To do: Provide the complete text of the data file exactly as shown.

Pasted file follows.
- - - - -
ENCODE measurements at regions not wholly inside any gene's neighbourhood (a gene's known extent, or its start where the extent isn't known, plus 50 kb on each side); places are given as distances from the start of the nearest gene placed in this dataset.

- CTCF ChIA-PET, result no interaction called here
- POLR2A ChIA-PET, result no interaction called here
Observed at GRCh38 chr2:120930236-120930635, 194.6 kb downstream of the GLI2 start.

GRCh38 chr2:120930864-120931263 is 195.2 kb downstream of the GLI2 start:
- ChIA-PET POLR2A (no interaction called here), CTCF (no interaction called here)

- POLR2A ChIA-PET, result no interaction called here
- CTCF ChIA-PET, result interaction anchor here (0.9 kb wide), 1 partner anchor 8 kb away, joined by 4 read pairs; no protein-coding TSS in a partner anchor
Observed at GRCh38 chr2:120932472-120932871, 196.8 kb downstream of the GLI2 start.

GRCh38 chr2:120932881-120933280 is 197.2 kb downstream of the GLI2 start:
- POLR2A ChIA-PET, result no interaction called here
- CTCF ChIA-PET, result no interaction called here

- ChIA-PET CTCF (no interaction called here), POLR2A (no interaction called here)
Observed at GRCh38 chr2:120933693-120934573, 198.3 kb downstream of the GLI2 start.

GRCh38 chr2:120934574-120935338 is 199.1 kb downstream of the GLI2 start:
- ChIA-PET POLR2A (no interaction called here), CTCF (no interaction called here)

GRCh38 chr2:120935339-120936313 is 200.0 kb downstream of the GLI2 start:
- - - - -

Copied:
ENCODE measurements at regions not wholly inside any gene's neighbourhood (a gene's known extent, or its start where the extent isn't known, plus 50 kb on each side); places are given as distances from the start of the nearest gene placed in this dataset.

- CTCF ChIA-PET, result no interaction called here
- POLR2A ChIA-PET, result no interaction called here
Observed at GRCh38 chr2:120930236-120930635, 194.6 kb downstream of the GLI2 start.

GRCh38 chr2:120930864-120931263 is 195.2 kb downstream of the GLI2 start:
- ChIA-PET POLR2A (no interaction called here), CTCF (no interaction called here)

- POLR2A ChIA-PET, result no interaction called here
- CTCF ChIA-PET, result interaction anchor here (0.9 kb wide), 1 partner anchor 8 kb away, joined by 4 read pairs; no protein-coding TSS in a partner anchor
Observed at GRCh38 chr2:120932472-120932871, 196.8 kb downstream of the GLI2 start.

GRCh38 chr2:120932881-120933280 is 197.2 kb downstream of the GLI2 start:
- POLR2A ChIA-PET, result no interaction called here
- CTCF ChIA-PET, result no interaction called here

- ChIA-PET CTCF (no interaction called here), POLR2A (no interaction called here)
Observed at GRCh38 chr2:120933693-120934573, 198.3 kb downstream of the GLI2 start.

GRCh38 chr2:120934574-120935338 is 199.1 kb downstream of the GLI2 start:
- ChIA-PET POLR2A (no interaction called here), CTCF (no interaction called here)

GRCh38 chr2:120935339-120936313 is 200.0 kb downstream of the GLI2 start: